You peer into the mirror and have trouble recognizing yourself.
You can't remember if you actually did something or only thought you did.
You feel as if you're going through the motions of life.
These are all symptoms of dissociation--a fragmented state of consciousness involving feelings of disconnection and amnesia that affects 30 million individuals in North America alone. The surprising truth revealed in The Stranger in the Mirror, a groundbreaking book based on eighteen years of pioneering research, is that millions of people have dissociative symptoms that have gone undetected or untreated. This hidden epidemic has occurred simply because people have been unable to identify their problem, or were not asked the right questions about their symptoms. Since dissociation can be a person 's standard response to trauma, its symptoms are a common reaction to such life--threatening events as a car accident or such intense, lasting traumas as rape. There is a strong possibility that you or someone you know suffers from some dissociative condition. Because dissociative experiences are often illusive and hard to describe, they are rarely reported to therapists.
The Stranger in the Mirror offers the general public unique guidelines for identifying dissociative symptoms, as well as for treatment and recovery. It not only debunks many myths surrounding dissociation but also offers some startling revelations. For example, normal people experience dissociative symptoms in everyday life, and dissociation is as widespread as anxiety and depression and may explain such intriguing phenomena as past lives and near-death or out-of-body experiences.
Based on rigorous scientific testing, Dr. Marlene Steinberg has developed a breakthrough diagnostic tool for dissociation, one embraced by the mental health community as the "gold standard." The book's questionnaires, based on this test, will help you identify your own dissociative symptoms and will alert you to possible underlying dissociative causes of such pervasive conditions as anxiety, depression, manic-depression, attention-deficit hyper-activity disorder (ADRD), obsessive-compulsive disorder (OCD), posttraumatic stress disorder (PTSD), or even schizophrenia. If you have concerns about your own or a loved one's psychological health, this is a must-read book.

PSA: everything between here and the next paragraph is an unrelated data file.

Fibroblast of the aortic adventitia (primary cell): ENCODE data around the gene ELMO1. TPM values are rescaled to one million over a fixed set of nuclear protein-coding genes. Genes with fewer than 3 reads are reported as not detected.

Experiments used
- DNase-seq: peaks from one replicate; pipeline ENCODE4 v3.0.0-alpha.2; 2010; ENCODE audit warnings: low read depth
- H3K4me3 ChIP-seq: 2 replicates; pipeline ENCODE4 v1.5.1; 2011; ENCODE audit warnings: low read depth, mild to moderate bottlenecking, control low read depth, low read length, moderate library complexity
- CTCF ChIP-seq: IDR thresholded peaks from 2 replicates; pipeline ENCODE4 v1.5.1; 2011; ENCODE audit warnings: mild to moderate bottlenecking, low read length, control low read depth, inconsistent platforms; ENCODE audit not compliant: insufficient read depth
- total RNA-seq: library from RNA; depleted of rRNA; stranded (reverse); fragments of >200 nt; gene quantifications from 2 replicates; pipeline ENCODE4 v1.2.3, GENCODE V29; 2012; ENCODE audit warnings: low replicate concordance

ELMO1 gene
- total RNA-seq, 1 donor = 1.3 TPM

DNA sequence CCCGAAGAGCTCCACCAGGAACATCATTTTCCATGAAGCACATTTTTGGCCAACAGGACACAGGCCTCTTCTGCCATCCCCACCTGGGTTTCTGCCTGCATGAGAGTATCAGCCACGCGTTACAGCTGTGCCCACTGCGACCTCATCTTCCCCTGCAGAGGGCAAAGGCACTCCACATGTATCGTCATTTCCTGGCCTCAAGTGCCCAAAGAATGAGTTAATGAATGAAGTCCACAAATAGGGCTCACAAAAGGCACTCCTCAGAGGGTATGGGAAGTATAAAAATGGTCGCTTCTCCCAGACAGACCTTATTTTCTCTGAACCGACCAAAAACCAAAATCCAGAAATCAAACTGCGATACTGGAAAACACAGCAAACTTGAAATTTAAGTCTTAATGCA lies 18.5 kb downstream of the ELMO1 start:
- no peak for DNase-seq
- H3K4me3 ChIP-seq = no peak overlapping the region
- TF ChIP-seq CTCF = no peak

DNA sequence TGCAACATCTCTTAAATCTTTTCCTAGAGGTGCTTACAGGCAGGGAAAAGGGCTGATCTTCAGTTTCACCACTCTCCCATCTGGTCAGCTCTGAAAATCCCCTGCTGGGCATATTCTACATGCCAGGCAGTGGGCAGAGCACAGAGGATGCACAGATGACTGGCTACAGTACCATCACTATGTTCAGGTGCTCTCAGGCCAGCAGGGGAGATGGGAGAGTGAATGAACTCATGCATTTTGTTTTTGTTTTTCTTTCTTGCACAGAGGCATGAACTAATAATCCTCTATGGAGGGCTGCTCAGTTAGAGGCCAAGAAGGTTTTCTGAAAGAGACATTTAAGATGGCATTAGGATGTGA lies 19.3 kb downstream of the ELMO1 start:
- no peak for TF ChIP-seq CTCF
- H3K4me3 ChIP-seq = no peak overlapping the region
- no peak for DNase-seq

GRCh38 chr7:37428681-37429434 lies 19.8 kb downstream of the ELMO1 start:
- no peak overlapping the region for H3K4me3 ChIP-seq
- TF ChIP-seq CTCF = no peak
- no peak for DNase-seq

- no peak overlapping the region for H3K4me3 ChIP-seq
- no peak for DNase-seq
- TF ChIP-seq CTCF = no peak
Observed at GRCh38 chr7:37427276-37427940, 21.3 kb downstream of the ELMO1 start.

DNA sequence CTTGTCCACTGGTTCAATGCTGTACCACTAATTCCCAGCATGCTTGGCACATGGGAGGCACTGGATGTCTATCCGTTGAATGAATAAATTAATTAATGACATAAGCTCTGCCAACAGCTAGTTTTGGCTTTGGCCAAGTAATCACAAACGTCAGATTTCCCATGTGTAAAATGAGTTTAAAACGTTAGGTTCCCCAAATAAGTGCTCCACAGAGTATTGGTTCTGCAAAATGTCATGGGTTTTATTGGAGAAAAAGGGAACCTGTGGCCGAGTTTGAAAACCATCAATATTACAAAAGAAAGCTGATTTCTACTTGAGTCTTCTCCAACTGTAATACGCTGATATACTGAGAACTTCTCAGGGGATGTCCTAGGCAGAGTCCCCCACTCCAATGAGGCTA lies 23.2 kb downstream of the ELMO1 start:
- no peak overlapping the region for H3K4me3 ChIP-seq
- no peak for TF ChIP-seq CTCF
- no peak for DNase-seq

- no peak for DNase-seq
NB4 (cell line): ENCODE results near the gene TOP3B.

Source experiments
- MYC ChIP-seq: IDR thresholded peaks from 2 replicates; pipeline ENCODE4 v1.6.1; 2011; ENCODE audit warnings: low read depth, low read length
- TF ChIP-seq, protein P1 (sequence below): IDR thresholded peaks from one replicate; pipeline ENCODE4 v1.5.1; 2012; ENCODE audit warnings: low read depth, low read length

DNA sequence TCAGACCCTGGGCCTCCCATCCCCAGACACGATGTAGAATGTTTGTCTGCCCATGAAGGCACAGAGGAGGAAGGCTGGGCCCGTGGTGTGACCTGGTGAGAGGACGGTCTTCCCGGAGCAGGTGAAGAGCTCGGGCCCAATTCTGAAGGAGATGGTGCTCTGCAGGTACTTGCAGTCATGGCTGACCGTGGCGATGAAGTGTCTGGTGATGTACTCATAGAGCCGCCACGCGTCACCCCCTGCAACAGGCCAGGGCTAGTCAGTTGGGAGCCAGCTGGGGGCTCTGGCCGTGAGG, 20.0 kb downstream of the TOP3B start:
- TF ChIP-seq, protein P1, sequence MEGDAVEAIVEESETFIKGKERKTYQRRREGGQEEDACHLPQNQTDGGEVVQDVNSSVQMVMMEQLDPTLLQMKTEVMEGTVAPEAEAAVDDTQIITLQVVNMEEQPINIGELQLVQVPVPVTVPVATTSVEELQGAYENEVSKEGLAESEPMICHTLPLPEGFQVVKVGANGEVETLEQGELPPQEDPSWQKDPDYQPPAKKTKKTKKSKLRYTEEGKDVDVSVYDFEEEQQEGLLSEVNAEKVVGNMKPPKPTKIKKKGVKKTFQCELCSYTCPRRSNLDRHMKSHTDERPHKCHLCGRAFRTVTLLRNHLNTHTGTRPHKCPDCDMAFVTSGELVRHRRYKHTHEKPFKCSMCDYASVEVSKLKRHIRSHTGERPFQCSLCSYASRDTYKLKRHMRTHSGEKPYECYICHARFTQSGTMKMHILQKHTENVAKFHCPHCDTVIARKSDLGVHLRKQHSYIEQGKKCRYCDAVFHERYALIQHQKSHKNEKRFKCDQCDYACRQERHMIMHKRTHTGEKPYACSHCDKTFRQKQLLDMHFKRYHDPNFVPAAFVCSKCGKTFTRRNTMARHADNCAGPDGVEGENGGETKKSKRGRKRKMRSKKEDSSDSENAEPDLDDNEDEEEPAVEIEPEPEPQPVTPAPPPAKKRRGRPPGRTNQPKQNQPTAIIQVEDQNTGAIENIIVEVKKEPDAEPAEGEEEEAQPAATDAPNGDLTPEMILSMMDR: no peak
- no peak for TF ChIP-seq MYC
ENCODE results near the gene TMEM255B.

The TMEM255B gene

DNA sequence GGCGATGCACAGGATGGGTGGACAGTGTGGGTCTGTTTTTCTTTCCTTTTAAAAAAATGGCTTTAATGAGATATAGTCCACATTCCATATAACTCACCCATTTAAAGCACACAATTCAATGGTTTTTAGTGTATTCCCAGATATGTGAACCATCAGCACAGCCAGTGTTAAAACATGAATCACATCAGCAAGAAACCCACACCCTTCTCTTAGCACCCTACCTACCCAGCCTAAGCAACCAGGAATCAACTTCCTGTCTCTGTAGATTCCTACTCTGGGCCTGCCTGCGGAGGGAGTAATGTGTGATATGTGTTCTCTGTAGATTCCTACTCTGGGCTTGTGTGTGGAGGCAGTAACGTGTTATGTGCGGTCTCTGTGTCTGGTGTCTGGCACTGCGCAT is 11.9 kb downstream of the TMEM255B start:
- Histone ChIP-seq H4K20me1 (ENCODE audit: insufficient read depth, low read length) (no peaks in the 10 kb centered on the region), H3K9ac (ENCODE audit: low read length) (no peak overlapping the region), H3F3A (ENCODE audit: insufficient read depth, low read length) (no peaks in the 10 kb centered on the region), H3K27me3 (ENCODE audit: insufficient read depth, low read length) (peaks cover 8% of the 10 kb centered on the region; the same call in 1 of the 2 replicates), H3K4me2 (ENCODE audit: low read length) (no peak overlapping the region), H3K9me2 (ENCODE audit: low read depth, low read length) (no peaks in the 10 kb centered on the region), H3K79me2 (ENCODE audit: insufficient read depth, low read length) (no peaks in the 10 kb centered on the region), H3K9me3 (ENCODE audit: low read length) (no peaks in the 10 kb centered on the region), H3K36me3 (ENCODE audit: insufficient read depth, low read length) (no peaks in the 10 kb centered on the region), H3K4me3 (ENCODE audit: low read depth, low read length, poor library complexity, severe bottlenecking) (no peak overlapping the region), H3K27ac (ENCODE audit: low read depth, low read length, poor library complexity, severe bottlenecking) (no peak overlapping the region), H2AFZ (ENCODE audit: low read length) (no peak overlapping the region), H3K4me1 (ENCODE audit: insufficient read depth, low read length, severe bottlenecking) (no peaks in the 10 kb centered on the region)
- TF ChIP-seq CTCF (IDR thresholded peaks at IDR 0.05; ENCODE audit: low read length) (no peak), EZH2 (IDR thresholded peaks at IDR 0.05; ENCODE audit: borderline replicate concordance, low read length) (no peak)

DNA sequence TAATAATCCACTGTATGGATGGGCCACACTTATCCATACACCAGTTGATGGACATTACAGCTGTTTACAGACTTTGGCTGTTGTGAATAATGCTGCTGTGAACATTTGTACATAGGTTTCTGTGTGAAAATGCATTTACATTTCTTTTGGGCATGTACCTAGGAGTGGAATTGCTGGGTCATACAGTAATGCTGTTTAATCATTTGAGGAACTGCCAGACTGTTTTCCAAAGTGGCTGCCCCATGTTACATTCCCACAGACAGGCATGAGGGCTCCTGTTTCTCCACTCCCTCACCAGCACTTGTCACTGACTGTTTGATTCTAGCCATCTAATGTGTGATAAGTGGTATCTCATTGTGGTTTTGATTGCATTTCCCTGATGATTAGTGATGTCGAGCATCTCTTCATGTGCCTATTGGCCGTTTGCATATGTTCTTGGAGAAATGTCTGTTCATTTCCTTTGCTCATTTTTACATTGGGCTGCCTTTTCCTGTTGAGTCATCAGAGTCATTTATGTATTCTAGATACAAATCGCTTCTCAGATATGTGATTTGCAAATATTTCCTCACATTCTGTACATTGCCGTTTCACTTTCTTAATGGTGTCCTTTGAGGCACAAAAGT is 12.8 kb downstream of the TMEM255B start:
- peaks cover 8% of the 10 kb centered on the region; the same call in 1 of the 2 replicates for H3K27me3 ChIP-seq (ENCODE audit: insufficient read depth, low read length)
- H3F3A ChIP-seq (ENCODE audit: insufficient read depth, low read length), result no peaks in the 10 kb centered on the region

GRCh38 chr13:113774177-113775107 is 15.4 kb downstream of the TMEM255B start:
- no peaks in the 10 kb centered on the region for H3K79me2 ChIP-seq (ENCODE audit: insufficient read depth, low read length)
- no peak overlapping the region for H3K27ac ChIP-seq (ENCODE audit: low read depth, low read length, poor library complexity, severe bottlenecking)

Filled with gripping and moving case histories of people with multiple personality or other dissociative conditions, The Stranger in the Mirror will take you behind the closed doors of the psychiatrist's office on a fascinating journey through the therapeutic process, providing enlightening insights into how all of us respond to trauma and overcome it. The innovative method of treatment described in this important book--the "Four C's," comfort, communication, cooperation, and connection--can benefit anyone in search of a healthier sense of self and a heightened capacity for joy.
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Marlene Steinberg, M.D., is a practicing psychiatrist and world renowned researcher in dissociation. Dr. Steinberg conducted her pioneering research at Yale University School of Medicine. She practices in Connecticut and western Massachusetts.From Publishers Weekly:
What do the Columbine killings, "getting lost in a good book" and your midlife crisis have in common? According to psychiatrist Steinberg, they are all events that can be placed on a broad continuum of behaviors related to dissociative identity disorder, popularly known as multiple personality. Steinberg, whose research was supported with grants from the National Institute of Mental Health, argues with conviction that mild dissociative behaviorAtemporary episodes of disconnection or memory lossAcan be a useful mechanism for coping with such mundane but stressful events as giving public presentations as well as major traumas like an operation or an assault. In more extreme forms, it is a debilitating disorderAsimilar, she argues, to attention deficit disorderAthat is in need of psychiatric recognition and intervention. Arguing that DID often results from early childhood abuse, Steinberg passionately calls for removing the stigma from its related behaviors, noting that the popular conception of the disorder is gleaned from overblown films such as Sybil and The Three Faces of Eve. Readers can gauge their own dissociative tendencies with the book's abridged version of the Steinberg clinical interview for DSM-IV dissociative disorders. Readers interested in clinical depression and ADD will gravitate to this book, although Steinberg's throwaway comments that suggest that seeing "alternative" lifestyles depicted on TV can cause psychic confusion and that stepparents have a greater tendency to violate the incest prohibition may cost her some otherwise sympathetic readers. While DID doesn't have as much cultural currency as ADD, Steinberg's research has much to add to the contentious debates surrounding childhood trauma, diagnostic categories and the changing relationship between incurable disease and manageable disorder. Agent, Mary Tahan. (Oct.)
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